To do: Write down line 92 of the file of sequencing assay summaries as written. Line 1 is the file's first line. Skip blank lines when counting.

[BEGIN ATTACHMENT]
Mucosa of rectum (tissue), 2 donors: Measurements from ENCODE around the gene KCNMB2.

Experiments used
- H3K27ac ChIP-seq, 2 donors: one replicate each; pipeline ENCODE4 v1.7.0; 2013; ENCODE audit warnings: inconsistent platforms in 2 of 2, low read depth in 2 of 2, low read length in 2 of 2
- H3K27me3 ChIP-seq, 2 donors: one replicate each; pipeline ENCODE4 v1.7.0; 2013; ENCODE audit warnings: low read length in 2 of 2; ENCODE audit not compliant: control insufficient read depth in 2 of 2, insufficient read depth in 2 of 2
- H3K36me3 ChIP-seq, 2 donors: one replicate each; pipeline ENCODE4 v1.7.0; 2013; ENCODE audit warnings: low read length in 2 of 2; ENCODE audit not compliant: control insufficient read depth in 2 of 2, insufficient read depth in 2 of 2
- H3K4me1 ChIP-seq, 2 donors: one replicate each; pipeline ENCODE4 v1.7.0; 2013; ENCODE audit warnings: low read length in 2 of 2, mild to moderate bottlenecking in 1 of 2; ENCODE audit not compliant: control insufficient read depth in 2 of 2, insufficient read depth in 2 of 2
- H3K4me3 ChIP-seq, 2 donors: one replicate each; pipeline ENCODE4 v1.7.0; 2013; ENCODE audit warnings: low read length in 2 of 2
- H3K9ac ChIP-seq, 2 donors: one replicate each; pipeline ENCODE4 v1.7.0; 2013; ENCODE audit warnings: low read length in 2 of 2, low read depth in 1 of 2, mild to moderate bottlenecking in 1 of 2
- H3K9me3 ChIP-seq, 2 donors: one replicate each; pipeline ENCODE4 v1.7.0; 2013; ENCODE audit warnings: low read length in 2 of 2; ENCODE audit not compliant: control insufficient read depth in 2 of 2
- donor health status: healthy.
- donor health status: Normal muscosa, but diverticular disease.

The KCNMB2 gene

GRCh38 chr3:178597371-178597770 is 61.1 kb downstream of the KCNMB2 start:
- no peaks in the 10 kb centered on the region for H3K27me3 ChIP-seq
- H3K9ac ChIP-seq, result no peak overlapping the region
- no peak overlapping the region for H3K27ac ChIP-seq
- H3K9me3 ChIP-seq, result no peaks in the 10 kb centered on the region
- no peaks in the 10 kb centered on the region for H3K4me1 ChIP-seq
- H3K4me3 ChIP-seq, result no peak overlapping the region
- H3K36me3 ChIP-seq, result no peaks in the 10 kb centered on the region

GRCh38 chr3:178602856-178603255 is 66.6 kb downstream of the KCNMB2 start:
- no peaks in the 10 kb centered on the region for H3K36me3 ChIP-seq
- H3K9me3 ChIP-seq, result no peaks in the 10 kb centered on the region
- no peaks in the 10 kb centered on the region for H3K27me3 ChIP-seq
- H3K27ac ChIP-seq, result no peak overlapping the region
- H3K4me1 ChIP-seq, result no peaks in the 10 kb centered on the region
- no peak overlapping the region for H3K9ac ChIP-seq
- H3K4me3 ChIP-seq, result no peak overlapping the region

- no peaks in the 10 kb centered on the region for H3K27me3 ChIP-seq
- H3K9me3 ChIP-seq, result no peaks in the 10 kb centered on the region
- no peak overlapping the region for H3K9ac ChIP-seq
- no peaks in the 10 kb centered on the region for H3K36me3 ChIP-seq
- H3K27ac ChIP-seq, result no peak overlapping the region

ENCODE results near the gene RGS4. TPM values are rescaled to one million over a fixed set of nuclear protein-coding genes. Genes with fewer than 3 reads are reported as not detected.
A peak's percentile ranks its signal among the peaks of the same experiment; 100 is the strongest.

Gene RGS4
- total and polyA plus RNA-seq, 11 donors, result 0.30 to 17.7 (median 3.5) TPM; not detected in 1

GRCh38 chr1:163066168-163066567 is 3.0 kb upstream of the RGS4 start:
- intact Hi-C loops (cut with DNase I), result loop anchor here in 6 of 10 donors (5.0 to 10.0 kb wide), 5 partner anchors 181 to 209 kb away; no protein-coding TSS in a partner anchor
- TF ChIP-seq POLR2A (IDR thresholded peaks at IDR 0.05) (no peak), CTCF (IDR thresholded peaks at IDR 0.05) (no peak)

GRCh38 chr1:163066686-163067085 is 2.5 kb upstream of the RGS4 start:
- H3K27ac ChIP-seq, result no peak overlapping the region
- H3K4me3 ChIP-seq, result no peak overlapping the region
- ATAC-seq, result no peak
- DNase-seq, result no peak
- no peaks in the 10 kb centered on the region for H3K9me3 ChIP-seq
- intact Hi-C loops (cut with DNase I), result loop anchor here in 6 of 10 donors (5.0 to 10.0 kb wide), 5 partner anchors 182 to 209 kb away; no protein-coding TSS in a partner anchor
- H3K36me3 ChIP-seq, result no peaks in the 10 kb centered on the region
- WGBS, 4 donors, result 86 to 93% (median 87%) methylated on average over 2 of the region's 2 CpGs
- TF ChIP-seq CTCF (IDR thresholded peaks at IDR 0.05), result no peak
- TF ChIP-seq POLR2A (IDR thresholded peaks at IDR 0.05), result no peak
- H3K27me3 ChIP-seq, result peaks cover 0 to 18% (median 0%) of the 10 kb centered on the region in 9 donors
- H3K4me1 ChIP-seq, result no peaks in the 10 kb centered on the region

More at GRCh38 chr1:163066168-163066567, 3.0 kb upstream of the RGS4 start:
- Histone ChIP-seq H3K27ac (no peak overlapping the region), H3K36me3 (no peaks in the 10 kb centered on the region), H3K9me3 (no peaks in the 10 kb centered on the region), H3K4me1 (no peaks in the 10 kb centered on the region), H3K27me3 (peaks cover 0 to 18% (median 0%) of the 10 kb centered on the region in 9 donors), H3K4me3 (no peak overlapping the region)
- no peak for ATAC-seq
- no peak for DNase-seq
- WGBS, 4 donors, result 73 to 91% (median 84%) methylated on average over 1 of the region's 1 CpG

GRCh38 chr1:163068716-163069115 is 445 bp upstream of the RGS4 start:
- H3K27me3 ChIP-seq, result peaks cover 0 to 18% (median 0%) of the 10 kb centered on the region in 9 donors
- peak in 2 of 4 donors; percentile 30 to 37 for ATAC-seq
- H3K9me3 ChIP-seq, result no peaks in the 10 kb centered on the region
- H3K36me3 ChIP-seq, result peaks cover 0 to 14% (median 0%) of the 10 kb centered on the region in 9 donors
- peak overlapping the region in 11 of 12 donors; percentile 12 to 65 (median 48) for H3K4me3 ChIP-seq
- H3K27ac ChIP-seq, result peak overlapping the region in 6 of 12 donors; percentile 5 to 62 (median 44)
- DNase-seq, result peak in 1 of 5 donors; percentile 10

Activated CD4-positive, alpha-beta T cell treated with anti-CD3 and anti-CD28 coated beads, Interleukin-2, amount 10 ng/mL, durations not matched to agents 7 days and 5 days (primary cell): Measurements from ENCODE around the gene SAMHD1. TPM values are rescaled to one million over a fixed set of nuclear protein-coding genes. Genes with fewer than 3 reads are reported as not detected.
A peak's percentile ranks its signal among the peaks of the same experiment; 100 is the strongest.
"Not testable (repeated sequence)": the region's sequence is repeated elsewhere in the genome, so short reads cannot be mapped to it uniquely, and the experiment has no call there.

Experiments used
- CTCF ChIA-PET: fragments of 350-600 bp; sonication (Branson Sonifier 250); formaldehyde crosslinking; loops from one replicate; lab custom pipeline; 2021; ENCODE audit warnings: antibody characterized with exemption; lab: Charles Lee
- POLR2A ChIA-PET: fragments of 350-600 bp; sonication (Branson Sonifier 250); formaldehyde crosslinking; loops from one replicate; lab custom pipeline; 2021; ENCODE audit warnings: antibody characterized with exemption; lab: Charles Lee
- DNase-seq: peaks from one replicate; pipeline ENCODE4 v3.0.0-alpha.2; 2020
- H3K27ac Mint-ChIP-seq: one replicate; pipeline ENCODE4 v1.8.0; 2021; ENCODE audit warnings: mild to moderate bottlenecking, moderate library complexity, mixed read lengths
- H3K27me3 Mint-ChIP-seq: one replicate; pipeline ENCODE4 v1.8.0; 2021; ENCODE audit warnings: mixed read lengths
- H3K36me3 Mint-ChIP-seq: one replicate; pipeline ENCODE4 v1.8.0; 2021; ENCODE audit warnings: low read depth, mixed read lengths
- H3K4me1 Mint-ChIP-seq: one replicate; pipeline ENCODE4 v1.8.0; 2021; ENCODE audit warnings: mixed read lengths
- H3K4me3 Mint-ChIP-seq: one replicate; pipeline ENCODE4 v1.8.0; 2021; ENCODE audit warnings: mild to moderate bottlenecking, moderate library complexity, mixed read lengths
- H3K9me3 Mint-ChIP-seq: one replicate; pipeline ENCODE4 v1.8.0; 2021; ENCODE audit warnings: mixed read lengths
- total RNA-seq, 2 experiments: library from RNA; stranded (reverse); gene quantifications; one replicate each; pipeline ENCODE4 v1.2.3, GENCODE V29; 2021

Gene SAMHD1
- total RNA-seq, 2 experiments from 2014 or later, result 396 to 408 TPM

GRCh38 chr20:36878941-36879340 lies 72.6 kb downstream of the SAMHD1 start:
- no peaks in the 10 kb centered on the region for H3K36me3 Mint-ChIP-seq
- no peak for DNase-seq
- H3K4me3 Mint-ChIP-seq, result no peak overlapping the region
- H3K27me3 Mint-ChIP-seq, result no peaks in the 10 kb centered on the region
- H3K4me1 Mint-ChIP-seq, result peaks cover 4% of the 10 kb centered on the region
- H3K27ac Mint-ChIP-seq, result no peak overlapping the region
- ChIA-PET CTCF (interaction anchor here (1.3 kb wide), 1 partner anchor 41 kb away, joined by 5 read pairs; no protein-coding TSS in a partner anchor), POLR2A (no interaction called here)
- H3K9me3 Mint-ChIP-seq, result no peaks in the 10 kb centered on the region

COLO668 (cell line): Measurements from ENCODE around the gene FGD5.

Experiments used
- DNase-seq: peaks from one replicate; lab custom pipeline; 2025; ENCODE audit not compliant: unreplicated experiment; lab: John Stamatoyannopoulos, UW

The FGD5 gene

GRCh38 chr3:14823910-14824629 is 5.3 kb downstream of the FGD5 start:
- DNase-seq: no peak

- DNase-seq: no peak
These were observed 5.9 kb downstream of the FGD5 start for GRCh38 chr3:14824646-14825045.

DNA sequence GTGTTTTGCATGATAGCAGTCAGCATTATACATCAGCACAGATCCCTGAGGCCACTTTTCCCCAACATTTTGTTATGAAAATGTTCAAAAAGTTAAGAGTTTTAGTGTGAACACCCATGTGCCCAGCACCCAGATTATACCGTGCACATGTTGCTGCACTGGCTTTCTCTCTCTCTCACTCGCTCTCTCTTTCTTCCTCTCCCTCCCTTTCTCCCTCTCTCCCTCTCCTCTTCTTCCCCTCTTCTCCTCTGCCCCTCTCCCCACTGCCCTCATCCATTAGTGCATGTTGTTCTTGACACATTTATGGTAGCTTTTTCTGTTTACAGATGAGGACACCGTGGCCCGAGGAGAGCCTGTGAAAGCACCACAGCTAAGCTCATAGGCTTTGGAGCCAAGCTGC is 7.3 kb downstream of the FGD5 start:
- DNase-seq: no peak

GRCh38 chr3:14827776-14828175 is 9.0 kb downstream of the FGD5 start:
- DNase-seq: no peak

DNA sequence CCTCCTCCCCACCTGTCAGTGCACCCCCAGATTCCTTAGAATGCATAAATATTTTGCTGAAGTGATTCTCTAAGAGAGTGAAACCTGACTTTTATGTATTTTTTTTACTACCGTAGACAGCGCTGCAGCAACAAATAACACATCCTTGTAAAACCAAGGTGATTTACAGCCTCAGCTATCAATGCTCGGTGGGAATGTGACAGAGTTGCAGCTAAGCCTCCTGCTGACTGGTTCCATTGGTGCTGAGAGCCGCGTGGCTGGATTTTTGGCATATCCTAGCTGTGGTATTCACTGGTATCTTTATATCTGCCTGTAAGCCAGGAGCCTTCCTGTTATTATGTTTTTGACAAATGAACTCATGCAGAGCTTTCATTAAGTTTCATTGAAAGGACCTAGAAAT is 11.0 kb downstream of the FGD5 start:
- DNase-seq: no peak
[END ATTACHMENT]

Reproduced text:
COLO668 (cell line): Measurements from ENCODE around the gene FGD5.